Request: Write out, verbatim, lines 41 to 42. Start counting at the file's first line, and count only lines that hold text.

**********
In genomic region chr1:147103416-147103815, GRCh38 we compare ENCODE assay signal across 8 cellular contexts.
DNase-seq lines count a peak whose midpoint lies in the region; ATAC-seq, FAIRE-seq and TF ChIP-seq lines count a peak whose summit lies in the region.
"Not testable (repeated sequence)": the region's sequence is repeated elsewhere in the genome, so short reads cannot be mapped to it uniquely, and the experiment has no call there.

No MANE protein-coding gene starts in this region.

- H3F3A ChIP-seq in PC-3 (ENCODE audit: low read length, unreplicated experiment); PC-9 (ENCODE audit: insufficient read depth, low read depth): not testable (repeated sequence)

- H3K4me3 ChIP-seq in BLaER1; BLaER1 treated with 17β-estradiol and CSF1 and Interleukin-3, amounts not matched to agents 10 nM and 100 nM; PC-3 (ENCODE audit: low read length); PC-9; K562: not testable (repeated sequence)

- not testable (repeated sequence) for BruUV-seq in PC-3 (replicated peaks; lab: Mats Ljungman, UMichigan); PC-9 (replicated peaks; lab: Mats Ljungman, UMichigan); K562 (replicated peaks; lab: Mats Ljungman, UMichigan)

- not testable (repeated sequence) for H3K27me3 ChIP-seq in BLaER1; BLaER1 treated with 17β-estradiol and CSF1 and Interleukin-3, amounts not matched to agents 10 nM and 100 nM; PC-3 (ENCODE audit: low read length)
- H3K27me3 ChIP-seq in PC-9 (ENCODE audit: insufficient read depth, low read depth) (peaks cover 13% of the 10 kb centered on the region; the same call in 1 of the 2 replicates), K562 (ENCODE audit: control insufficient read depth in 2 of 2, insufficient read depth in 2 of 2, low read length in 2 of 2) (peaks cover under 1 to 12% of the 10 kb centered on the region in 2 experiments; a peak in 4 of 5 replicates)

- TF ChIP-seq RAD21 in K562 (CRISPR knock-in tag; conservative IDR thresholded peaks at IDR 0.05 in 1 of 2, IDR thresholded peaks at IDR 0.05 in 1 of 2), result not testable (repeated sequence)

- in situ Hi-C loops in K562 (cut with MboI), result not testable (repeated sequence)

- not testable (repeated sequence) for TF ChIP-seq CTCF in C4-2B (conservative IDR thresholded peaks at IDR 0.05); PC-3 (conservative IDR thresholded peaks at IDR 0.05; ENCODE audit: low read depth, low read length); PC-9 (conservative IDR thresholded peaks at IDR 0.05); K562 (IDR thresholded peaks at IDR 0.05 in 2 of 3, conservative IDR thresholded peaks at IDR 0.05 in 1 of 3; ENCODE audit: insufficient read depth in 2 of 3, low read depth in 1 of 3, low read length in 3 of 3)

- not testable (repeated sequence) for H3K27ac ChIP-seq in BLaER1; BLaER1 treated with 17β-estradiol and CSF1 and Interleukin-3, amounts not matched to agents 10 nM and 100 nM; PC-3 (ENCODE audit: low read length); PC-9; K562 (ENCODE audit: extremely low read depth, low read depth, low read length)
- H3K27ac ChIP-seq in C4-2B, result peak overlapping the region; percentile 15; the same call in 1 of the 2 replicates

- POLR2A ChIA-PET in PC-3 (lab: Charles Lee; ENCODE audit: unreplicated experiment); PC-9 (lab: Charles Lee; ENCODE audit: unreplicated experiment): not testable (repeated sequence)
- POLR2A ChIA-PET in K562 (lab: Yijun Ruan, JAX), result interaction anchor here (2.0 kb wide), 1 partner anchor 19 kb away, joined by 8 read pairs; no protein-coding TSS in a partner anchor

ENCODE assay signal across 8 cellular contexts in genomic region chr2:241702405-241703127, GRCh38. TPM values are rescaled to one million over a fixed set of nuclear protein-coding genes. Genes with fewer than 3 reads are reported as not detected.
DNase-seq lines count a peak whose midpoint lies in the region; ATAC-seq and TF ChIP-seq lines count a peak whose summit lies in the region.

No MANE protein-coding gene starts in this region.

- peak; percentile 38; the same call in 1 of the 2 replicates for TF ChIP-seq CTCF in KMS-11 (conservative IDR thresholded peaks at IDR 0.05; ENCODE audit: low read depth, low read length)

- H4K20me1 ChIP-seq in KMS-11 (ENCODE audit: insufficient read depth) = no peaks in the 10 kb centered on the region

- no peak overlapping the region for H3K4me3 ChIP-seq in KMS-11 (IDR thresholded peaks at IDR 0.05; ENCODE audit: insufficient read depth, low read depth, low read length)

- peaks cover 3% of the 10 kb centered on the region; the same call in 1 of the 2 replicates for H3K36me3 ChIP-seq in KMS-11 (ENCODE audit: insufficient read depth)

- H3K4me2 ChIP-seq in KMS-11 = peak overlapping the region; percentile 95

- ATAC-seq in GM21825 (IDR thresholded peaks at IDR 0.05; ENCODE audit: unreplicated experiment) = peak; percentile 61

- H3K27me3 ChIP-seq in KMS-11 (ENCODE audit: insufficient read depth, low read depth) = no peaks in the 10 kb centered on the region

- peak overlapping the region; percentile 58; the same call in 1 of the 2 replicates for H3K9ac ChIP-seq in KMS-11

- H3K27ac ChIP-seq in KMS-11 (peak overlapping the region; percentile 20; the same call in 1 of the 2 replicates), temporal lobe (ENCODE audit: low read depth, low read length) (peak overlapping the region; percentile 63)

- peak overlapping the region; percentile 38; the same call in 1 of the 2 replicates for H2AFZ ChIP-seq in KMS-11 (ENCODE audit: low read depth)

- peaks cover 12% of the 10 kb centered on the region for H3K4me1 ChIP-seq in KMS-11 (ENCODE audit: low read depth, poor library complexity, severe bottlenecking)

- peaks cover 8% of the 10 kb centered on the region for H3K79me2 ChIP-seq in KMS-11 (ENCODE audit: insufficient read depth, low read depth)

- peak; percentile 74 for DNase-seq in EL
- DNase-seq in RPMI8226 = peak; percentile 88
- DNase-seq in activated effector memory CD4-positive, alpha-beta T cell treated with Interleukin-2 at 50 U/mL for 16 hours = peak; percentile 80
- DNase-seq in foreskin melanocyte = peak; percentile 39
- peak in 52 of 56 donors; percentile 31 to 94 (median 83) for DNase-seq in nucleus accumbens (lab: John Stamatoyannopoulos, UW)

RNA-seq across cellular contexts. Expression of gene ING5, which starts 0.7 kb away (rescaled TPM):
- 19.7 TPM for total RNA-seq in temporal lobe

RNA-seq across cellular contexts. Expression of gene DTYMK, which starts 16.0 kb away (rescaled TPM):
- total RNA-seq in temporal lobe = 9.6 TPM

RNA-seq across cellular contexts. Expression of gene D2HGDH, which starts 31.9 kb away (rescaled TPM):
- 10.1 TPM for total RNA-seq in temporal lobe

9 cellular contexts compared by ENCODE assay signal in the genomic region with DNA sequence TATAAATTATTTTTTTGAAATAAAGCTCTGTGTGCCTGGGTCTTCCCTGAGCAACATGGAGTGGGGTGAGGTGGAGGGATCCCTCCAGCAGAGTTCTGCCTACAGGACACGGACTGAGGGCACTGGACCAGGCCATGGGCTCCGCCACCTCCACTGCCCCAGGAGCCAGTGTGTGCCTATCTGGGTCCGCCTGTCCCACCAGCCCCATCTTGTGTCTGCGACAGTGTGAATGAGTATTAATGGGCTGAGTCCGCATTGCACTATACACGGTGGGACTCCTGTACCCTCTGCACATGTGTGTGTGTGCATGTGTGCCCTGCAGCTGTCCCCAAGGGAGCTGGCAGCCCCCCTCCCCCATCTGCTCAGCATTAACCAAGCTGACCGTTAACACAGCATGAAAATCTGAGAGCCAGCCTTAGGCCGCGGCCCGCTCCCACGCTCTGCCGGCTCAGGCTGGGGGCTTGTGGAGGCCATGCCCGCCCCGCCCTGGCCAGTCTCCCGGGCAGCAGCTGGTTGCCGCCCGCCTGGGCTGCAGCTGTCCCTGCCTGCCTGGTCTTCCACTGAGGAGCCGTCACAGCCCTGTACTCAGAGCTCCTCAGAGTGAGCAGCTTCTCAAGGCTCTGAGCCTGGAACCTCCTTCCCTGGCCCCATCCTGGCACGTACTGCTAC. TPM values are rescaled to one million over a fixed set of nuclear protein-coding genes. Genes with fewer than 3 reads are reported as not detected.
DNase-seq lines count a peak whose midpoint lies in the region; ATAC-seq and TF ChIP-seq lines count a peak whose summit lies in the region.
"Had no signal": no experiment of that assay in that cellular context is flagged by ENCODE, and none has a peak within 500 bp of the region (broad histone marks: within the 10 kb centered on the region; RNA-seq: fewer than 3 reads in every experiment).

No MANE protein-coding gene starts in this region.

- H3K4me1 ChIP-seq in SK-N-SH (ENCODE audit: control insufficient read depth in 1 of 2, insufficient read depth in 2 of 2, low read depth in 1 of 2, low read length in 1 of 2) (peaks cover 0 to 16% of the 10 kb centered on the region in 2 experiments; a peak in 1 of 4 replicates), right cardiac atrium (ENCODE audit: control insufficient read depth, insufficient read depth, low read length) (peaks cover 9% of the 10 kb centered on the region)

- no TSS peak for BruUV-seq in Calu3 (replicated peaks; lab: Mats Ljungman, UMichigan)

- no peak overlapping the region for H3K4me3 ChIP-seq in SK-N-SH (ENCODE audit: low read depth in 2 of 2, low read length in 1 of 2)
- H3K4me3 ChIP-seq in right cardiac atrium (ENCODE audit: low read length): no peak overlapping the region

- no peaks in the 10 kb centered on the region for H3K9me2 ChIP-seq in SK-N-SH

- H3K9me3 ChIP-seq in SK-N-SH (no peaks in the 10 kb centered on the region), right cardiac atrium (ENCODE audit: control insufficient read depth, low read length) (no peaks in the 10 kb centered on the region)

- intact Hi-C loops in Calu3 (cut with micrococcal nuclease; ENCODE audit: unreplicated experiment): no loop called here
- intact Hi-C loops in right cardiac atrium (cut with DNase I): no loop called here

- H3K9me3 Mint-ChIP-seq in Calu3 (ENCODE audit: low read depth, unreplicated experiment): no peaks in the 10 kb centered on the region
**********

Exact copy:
RNA-seq across cellular contexts. Expression of gene D2HGDH, which starts 31.9 kb away (rescaled TPM):
- 10.1 TPM for total RNA-seq in temporal lobe